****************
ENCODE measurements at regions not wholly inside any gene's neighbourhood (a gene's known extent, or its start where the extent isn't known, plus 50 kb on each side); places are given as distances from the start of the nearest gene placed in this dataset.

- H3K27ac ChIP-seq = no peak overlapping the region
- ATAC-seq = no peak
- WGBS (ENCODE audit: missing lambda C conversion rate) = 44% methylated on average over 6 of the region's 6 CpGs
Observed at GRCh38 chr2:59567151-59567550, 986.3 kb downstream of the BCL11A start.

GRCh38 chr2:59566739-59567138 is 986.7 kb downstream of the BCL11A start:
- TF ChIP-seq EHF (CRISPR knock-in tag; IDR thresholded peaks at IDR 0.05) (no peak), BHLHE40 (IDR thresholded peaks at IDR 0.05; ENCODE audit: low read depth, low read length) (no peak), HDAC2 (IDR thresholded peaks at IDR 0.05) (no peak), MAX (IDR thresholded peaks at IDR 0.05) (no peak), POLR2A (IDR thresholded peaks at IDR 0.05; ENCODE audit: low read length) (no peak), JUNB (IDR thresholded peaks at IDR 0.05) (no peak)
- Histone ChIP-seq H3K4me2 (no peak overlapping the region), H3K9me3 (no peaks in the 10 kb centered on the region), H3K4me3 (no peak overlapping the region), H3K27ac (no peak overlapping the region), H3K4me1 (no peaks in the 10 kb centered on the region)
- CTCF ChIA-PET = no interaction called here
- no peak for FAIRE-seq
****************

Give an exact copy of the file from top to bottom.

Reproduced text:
ENCODE measurements at regions not wholly inside any gene's neighbourhood (a gene's known extent, or its start where the extent isn't known, plus 50 kb on each side); places are given as distances from the start of the nearest gene placed in this dataset.

- H3K27ac ChIP-seq = no peak overlapping the region
- ATAC-seq = no peak
- WGBS (ENCODE audit: missing lambda C conversion rate) = 44% methylated on average over 6 of the region's 6 CpGs
Observed at GRCh38 chr2:59567151-59567550, 986.3 kb downstream of the BCL11A start.

GRCh38 chr2:59566739-59567138 is 986.7 kb downstream of the BCL11A start:
- TF ChIP-seq EHF (CRISPR knock-in tag; IDR thresholded peaks at IDR 0.05) (no peak), BHLHE40 (IDR thresholded peaks at IDR 0.05; ENCODE audit: low read depth, low read length) (no peak), HDAC2 (IDR thresholded peaks at IDR 0.05) (no peak), MAX (IDR thresholded peaks at IDR 0.05) (no peak), POLR2A (IDR thresholded peaks at IDR 0.05; ENCODE audit: low read length) (no peak), JUNB (IDR thresholded peaks at IDR 0.05) (no peak)
- Histone ChIP-seq H3K4me2 (no peak overlapping the region), H3K9me3 (no peaks in the 10 kb centered on the region), H3K4me3 (no peak overlapping the region), H3K27ac (no peak overlapping the region), H3K4me1 (no peaks in the 10 kb centered on the region)
- CTCF ChIA-PET = no interaction called here
- no peak for FAIRE-seq